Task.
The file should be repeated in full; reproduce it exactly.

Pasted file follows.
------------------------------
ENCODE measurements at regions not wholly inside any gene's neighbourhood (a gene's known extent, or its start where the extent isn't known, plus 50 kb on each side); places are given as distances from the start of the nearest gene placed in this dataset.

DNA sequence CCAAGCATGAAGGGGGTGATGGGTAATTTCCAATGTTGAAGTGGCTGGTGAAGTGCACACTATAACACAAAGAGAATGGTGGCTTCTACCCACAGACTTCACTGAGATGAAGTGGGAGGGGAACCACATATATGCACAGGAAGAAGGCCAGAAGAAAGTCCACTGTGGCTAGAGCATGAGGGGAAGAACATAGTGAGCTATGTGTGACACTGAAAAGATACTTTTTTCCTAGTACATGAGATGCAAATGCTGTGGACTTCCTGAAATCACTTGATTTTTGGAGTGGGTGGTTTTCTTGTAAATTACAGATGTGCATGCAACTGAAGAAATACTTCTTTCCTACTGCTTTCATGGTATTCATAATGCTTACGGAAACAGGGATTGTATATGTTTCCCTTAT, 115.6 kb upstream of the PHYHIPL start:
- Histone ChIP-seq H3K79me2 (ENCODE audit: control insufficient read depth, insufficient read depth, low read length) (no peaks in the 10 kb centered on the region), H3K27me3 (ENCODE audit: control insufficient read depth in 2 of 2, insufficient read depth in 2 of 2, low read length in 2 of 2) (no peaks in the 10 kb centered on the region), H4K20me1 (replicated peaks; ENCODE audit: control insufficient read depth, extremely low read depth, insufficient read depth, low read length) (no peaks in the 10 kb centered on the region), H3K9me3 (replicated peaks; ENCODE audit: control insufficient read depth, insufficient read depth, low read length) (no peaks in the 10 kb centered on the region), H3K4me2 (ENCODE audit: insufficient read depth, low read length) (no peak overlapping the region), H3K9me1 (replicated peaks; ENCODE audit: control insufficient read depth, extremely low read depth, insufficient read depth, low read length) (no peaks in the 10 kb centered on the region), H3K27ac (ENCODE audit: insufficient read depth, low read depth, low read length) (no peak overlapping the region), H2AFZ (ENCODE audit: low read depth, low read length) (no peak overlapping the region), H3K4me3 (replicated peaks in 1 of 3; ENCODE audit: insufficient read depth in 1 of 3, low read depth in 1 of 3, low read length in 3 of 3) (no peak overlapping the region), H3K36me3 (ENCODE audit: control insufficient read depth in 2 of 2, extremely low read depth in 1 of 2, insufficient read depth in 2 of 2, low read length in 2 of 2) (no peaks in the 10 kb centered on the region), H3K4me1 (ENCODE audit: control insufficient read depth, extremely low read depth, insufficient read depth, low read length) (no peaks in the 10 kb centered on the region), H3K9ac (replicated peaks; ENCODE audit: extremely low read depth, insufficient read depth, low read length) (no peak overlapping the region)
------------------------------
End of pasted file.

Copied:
ENCODE measurements at regions not wholly inside any gene's neighbourhood (a gene's known extent, or its start where the extent isn't known, plus 50 kb on each side); places are given as distances from the start of the nearest gene placed in this dataset.

DNA sequence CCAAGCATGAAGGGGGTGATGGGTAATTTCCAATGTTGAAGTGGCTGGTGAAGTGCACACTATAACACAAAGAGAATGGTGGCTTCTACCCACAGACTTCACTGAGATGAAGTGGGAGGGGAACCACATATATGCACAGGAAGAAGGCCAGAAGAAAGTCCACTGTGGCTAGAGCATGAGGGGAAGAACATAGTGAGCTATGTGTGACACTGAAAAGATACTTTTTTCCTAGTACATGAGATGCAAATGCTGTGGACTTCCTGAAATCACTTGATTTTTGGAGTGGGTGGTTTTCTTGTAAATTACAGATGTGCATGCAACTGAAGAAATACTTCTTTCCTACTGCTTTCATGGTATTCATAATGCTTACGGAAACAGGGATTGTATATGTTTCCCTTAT, 115.6 kb upstream of the PHYHIPL start:
- Histone ChIP-seq H3K79me2 (ENCODE audit: control insufficient read depth, insufficient read depth, low read length) (no peaks in the 10 kb centered on the region), H3K27me3 (ENCODE audit: control insufficient read depth in 2 of 2, insufficient read depth in 2 of 2, low read length in 2 of 2) (no peaks in the 10 kb centered on the region), H4K20me1 (replicated peaks; ENCODE audit: control insufficient read depth, extremely low read depth, insufficient read depth, low read length) (no peaks in the 10 kb centered on the region), H3K9me3 (replicated peaks; ENCODE audit: control insufficient read depth, insufficient read depth, low read length) (no peaks in the 10 kb centered on the region), H3K4me2 (ENCODE audit: insufficient read depth, low read length) (no peak overlapping the region), H3K9me1 (replicated peaks; ENCODE audit: control insufficient read depth, extremely low read depth, insufficient read depth, low read length) (no peaks in the 10 kb centered on the region), H3K27ac (ENCODE audit: insufficient read depth, low read depth, low read length) (no peak overlapping the region), H2AFZ (ENCODE audit: low read depth, low read length) (no peak overlapping the region), H3K4me3 (replicated peaks in 1 of 3; ENCODE audit: insufficient read depth in 1 of 3, low read depth in 1 of 3, low read length in 3 of 3) (no peak overlapping the region), H3K36me3 (ENCODE audit: control insufficient read depth in 2 of 2, extremely low read depth in 1 of 2, insufficient read depth in 2 of 2, low read length in 2 of 2) (no peaks in the 10 kb centered on the region), H3K4me1 (ENCODE audit: control insufficient read depth, extremely low read depth, insufficient read depth, low read length) (no peaks in the 10 kb centered on the region), H3K9ac (replicated peaks; ENCODE audit: extremely low read depth, insufficient read depth, low read length) (no peak overlapping the region)